The inquiry statement of the 6th appellant under caution which was also repudiated and admitted in evidence before the trial court after a trial within a trial was to the effect that sometime in November, 1993 he and the 3rd appellant were discussing about robberies and in the process started planning how to rob the late JUSTUS KIRUNJA whom he thought had alot of money as he owned a pick-up and a hotel besides being a teacher. On the day of the robbery, he was unwell and therefore did not participate in it but after the robbery, the 3rd apellant gave him K.Shs.100/- saying that they did not get much money from the house of the late JUSTUS KIRUNJA. Later, the 3rd appellant sold to him a Seiko quartz wrist watch which he told him was one of the items stolen from KIRUNJA's house. He bought it at K.Shs. 650/- and later sold at K.Shs.700/-.
He learnt of the death of the late JUSTUS KIRUNJA in the course of the robbery but did not report the same to the police.
As indicated earlier in this judgment, the foregoing resumé of the evidence available before the trial magistrate was the basis of the appellants' conviction of the offence of robbery with violence contrary to section 296(2) of the Penal Code. Their consolidated first appeals in the superior court were on 27th November, 1998 dismissed after that court evaluated the evidence before the learned trial magistrate and holding that the torch light from the torches the robbers had and which were lit everywhere in the house of the late JUSTUS KIRUNJA was sufficient for P.W.1 to see what the robbers were armed with and to enable her identify them. Indeed, she identified them at the identification parades held at Meru Police Station on 16th February and 16th March, 1994. Besides, the 3rd appellant's inquiry statement under caution implicated all the appellants while the 6th appellant not only implicated himself in his inquiry statement under caution but also implicated the 3rd appellant in the offence for which they were charged, tried, found guilty, convicted and sentenced to suffer death in the manner authorized by law. Against the dismissal of their appeals to the superior court, the appellants now appeals to this Court their chief complaint being the insufficiency of the visual identification evidence against them and the reliance on the repudiated inquiry statements under caution of the 3rd and 6th appellants implicating all of them in the commission of the offence of robbery with violence contrary to section 296(2) of the Penal Code. Indeed, this was the burden of counsel for the appellants when this appeal came up for hearing on 29th October and 2nd November, 2001 at Nyeri.
As we recently observed in the case of JACKSON KIMATHI MARETE V. REPUBLIC, Criminal Appeal NO. 31 of 2001 (unreported):
"Where the conviction of an accused person is predicated on the eyewitness identification, evidence in that regard must conclusively show that the conditions favouring his correct identification were satisfactory."
In the present appeal and according to P.W.1, she was able to identify about 8 robbers who broke and entered into their house on the night of 23rd November, 1993 at about 3.00 a.m. and robbed and killed her husband, JUSTUS KIRUNJA . Just before the robbers entered into the house, she heard of their dog's cry as if it had been hit, which is consistent with the 3rd appellant's inquiry statement under caution in this regard. Inside the house, several of these robbers had torches which they flashed around the house including the ceiling. Through the light of these torches, she was able to see that the robbers were armed with "pangas", axes and "simis". Indeed, when she gave the robbers her hand bag containing K.Shs. 1,480/-, she was able to see that money through the same torch light when the robbers emptied the contents of that hand bag on the floor of the house. It was through this same torch light that she was able to see the appellants whom she identified at the identification parades referred to in this judgment. If that light was sufficient for P.W.1 to see what weapons the robbers were armed with and the money emptied from her hand bag onto the floor of the house, it cannot selectively be said to have been insufficient for her identification of the appellants in the absence of any evidence of their attempts to disguise their identity. Indeed, the wanton flashing of the torches all over the house including the ceiling was a manifestation of their reckless audacity in the robbery at the house of the late JUSTUS KIRUNJA . P.W.1 may have been terrified when the robbers threatened to put a bottle into her private parts so as to get more money from her. She may also have been in a shock when the robbers ripped off her skirt with a single stroke of a "simi" from the waist band to the hem leaving her naked as she lay on the floor of the house. But this was after she had full opportunity to see and identify the appellants. This subsequent state of her condition had no bearing on her correct identification of the appellants.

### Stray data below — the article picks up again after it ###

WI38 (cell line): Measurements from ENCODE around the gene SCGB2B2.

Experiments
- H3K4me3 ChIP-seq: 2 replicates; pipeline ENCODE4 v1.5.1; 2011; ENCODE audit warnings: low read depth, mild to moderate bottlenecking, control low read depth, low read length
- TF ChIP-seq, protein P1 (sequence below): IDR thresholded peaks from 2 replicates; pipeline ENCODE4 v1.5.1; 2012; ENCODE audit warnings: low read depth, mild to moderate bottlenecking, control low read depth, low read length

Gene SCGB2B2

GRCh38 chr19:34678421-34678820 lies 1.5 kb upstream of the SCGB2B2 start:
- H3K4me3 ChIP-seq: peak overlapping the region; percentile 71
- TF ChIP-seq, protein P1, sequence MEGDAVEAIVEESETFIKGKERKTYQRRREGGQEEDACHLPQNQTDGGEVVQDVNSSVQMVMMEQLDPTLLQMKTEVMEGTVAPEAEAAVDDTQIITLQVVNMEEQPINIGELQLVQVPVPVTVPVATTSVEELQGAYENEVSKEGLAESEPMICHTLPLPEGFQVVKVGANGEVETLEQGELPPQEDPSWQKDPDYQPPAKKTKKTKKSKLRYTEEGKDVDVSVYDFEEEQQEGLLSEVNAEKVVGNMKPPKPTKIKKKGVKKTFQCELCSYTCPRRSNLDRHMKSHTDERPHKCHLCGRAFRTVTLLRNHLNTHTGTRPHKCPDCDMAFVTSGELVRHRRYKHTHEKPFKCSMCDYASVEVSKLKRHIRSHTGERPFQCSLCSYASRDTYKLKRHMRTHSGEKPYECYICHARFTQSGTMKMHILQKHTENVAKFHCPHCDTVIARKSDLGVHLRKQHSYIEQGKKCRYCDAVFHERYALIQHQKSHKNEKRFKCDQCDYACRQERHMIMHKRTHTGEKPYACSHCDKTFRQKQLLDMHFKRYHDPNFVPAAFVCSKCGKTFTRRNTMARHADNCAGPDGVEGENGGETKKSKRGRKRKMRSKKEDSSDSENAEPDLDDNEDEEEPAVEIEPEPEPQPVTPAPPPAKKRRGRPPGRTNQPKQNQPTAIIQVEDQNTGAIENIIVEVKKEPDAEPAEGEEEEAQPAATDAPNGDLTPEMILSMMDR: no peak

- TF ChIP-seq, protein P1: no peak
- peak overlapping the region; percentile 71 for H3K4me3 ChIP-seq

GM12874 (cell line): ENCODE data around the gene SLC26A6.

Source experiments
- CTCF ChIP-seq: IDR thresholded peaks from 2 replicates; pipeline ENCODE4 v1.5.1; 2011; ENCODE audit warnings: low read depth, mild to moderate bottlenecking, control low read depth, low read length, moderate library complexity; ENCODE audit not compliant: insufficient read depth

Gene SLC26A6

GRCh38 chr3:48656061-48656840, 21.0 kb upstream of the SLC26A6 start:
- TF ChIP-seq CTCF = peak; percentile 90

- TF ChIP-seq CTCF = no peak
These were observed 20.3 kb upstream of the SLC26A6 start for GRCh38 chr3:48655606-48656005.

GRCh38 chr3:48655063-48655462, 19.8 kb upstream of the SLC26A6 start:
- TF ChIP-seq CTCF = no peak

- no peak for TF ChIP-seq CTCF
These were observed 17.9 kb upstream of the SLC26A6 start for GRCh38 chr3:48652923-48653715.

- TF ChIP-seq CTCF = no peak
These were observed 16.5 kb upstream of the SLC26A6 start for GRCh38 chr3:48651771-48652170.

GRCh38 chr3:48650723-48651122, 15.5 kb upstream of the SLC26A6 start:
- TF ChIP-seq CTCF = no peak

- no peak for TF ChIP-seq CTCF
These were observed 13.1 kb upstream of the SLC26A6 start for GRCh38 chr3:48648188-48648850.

As regards the propriety of the identification parades at Meru Police Station as are referred to above in which P.W.1 identified the appellants, we can only say that an identification parade should be held according to the instructions in Order 6.(iv), (v) and (vi) of Chapter 46 of the Kenya Police F orce Standing Orders. There was no demonstrable breach of these instructions in the conduct of the identification parades aforementioned. It therefore appears to us that the visual identification evidence of P.W.1 conclusively show that the conditions favouring the appellants' correct identification were satisfactory. This identification evidence corroborated the 3rd and 6th appellants' repudiated inquiry statements under caution which implicated all the appellants in the robbery at the house of the late JUSTUS KIRUNJA on the material date and time. There is therefore no merit in the appellants' appeal and the same is dismissed.
Dated and delivered at Nairobi this 21st day of December, 2001.
JUDGE OF APPEAL
JUDGE OF APPEAL
JUDGE OF APPEAL